The troubling thing about the Cambridge Analytica-Facebook fiasco, recent data breaches, and the rise in cyber attacks is the fact that you, as an individual, have very little control over your data, internet behaviors, and personal information once you release control. There’s also reason to believe that we’re currently only experiencing the tip of the iceberg. And having said that, now’s a good time to really drill down and focus on how you can protect yourself moving forward.

 

It’s impossible to actually remove your entire history or presence from the internet, but you can definitely make some great strides in limiting the amount of information others can find and use – and it’s a worthwhile task.

 

While deleting accounts for online services can be a difficult choice if you use sites frequently, when it comes to your online data, every bit counts. Be aware that the more accounts you leave open, the less of your online presence you can erase.Open up Google, and run a search using your name in quotations. After that, search your email address, home address and personal phone number, then try again with other search engines. Consider looking through other popular services, including DuckDuckGo, Bing, Yahoo and Dogpile, which may provide different results. These searches will show you what personal information you have that is easy to find. Don’t be surprised if you also find others who share your name; it really is a huge world out there! 

 

While some websites will allow you to log in and delete your data, other sites may require more effort. You may need to directly contact the website owner and make a formal request. Check if the site provides help on removing data, and if no such section exists, search for how to contact the business or individual in charge.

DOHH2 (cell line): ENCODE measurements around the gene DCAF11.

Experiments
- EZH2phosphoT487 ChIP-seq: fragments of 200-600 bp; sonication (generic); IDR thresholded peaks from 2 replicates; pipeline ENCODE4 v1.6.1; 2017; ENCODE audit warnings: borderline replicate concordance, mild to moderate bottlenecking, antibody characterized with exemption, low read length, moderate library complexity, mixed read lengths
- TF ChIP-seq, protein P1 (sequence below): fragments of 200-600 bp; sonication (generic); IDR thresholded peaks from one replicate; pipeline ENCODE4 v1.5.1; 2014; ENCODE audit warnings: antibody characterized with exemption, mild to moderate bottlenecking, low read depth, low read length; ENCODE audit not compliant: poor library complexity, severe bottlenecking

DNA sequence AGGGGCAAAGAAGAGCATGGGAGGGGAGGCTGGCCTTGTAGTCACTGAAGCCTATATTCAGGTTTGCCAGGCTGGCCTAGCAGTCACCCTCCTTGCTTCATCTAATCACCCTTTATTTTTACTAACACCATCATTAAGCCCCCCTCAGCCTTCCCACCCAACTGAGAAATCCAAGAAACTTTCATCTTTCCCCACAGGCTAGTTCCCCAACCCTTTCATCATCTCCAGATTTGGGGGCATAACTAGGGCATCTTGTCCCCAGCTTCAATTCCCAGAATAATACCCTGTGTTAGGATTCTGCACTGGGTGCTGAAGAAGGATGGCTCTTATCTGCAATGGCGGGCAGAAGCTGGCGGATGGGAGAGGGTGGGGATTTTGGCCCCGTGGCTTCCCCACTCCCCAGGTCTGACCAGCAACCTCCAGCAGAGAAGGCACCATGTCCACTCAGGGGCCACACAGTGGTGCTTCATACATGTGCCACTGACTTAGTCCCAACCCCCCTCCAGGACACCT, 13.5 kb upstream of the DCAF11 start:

Some advice when reaching out:

    • Always keep it polite and professional.

    • Know your rights. Depending on where you and the owner are located, there may be legal precedence for removing your information.

    • Avoid sending attachments or links to other sites. Due to the nature of online hacking, many webmasters will be wary of attachments or links coming from previously unknown emails. Some have spam filters that quarantine suspicious messages immediately.

    • Follow up. Website owners, like everyone else, can get busy and forget; your email may have been lost in the regular shuffle. It’s also possible that the contact email you find on a website is only checked daily or weekly. If after a week you have yet to hear back, take a deep breath, stay professional, and reach out again.

    • Never threaten the webmaster or site owner. Not only is there no guarantee such tactics will work, but they can actually backfire. Your communications could be reposted to social media, and become even more impossible to take down.

    • Be specific. Your requests should include URLs for web pages that contain the information you want to delete. Specify what information you want to be deleted.